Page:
Public Culture gratefully acknowledges the generous support given by the Division of Arts and Humanitites of the Rockefeller Foundation towards the publication of this special issue on “Globalization.” In particular, we thank Tomas Ybarra-Frausto and Lynn Szwaja for their sustained interest and fruitful conversation over the years. We also thank the Globalization Project at the University of Chicago for its contribution to this issue.
Robert McCarthy, the managing editor of Public Culture, has left the office to pursue other creative challenges. We will miss the vital partnership he offered, as manifest in the critical contributions he made to this special issue. We welcome Caitrin Lynch, the new managing editor, who brings experience and a fine intelligence to bear on the Public Culture project. She has been joined by Kaylin Goldstein as editorial assistant whose good sense keeps the office steady.
Finally, readers may note that some essays in this second volume of the Millennial Quartet, although written from a pre-millennial perspective, arrive now only post-millennially. Whether due to time-space compression or to the vicissitudes of publishing on the cusp of the millennium, perhaps such a temporal stagger is appropriate to this issue on globalization at the fin de millénaire
Neelan Tiruchelvam’s violent and untimely death robbed the world of an extraordinary scholar, legislator, and political activist. He brought together scholars and activists on a global scale to discuss problems of civil society, law, and ethics. In so doing, he reminded us of the social life of theory and of the importance of placing local problems in the widest comparative perspective. He also reminded us of the importance of working on solutions to the difficult problems of ethnic terror in our midst. For this he paid with his life.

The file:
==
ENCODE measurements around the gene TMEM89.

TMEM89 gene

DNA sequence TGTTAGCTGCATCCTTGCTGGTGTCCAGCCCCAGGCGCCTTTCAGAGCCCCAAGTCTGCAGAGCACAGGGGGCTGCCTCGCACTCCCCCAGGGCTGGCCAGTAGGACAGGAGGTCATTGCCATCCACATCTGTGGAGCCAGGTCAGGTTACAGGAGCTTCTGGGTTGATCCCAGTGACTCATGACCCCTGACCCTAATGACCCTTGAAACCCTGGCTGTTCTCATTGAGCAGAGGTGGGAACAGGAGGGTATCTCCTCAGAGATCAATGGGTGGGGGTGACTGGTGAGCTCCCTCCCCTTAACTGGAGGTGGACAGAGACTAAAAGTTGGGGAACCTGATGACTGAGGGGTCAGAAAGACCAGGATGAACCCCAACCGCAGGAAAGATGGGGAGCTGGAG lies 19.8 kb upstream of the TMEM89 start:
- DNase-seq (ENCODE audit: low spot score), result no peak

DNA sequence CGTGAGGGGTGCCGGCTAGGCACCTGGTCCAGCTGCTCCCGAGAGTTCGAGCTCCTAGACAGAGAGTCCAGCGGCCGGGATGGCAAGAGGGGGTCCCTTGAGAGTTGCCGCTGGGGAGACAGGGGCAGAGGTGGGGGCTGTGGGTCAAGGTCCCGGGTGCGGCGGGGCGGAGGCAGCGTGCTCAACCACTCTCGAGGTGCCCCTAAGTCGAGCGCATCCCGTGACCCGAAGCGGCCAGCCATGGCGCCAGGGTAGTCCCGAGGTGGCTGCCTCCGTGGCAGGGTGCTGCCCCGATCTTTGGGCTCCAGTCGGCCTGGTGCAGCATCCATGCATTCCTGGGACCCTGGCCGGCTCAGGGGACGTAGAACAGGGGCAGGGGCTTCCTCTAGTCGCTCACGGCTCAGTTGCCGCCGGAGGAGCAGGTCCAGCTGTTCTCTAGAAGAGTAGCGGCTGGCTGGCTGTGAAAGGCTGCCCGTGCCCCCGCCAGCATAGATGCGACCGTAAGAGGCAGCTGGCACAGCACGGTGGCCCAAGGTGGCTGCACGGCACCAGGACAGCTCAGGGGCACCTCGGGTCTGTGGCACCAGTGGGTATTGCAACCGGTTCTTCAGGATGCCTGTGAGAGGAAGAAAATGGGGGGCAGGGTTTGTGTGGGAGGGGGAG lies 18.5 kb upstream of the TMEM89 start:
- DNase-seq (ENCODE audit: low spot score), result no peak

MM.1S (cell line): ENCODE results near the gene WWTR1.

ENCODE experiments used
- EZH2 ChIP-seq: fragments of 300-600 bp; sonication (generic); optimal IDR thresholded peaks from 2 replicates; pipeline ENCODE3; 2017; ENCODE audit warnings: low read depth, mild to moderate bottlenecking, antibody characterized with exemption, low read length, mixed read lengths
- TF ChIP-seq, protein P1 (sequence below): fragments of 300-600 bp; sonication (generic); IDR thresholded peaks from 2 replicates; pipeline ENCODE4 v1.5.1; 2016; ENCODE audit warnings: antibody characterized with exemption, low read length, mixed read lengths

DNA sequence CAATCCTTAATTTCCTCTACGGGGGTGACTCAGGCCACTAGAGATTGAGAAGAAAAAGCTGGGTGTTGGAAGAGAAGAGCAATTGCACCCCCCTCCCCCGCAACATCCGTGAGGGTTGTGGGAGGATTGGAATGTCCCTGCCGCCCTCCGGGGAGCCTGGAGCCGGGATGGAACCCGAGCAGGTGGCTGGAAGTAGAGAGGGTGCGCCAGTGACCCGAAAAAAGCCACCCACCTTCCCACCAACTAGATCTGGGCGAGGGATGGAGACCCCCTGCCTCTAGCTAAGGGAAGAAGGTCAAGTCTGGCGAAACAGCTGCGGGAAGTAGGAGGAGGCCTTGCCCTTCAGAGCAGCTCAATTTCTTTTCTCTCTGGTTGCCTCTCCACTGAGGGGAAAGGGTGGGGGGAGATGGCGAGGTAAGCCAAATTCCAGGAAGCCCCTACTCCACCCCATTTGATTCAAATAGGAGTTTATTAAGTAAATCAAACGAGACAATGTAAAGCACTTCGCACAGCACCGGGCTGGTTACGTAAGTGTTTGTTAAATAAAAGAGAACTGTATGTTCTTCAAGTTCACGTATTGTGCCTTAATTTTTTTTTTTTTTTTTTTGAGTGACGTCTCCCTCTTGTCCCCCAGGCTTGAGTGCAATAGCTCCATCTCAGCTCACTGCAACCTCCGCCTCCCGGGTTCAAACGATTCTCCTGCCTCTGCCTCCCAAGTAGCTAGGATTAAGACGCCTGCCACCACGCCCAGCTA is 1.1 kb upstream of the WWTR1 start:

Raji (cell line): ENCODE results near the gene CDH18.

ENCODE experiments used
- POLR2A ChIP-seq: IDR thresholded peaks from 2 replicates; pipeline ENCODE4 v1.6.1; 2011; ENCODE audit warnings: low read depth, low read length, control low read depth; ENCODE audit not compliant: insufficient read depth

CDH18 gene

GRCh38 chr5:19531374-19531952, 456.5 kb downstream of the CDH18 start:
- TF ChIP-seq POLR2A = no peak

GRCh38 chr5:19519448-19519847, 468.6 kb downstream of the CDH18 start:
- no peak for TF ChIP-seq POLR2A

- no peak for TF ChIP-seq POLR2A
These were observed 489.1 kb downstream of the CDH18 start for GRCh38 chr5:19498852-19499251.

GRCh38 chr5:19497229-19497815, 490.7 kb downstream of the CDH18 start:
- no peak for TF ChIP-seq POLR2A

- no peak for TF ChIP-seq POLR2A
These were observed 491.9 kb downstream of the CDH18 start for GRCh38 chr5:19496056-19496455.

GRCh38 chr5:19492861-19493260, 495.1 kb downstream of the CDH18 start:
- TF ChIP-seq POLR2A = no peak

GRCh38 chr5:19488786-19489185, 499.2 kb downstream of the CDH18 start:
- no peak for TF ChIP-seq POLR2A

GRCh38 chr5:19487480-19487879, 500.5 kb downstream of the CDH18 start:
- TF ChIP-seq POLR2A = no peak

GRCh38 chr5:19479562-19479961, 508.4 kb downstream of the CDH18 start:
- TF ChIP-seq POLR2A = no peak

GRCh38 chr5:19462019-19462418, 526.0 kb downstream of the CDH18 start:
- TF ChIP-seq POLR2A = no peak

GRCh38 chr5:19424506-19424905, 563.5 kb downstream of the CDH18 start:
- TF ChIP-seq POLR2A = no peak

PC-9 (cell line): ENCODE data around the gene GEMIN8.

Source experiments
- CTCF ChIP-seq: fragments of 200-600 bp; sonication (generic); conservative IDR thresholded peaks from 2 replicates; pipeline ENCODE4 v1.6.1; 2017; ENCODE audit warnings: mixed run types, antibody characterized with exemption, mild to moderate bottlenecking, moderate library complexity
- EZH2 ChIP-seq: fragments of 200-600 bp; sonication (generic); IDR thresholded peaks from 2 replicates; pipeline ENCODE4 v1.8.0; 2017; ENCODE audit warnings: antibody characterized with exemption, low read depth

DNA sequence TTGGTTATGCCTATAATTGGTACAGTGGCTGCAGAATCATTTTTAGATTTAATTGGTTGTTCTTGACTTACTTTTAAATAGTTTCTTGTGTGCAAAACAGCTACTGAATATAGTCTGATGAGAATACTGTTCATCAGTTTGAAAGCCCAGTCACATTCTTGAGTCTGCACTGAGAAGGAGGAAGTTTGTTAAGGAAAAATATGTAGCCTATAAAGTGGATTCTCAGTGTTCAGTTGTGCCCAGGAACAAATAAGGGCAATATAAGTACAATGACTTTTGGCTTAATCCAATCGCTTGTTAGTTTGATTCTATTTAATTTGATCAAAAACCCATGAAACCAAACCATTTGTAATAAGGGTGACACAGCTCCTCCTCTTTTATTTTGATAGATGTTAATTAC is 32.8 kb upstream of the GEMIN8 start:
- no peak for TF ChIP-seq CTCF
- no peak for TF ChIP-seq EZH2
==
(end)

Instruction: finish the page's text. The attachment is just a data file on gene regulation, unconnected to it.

Those who took Neelan’s life acted in the name of one kind of politics. Neelan lived and died in the name of another kind of politics. That was a politics of knowledge, of radical moderation, and of systematic opposition to violence. At the time of his death, he was helping to produce constitutional solutions to some of Sri Lanka’s worst ethnic deadlocks.
Neelan wrote tirelessly and read widely in the midst of distractions and urgencies of every kind. He wrote in Tamil as well as in English so that the debate about Sri Lanka’s future could be democratic. He made many of us welcome in Colombo’s International Centre for Ethnic Studies and in his home, with his children and his wife, Sithie, who was his tireless coworker. His death was senseless. But his life has opened examples of thought and practice that will expand the possibilities of moral intervention for many of us whose ordinary interests he helped to throw into sharper ethical light. We mourn his passing and celebrate his example.
In Honor of Neelan Tiruchelvam 31 January 1944 – 29 July 1999 Friend, Scholar, Political visionary, International citizen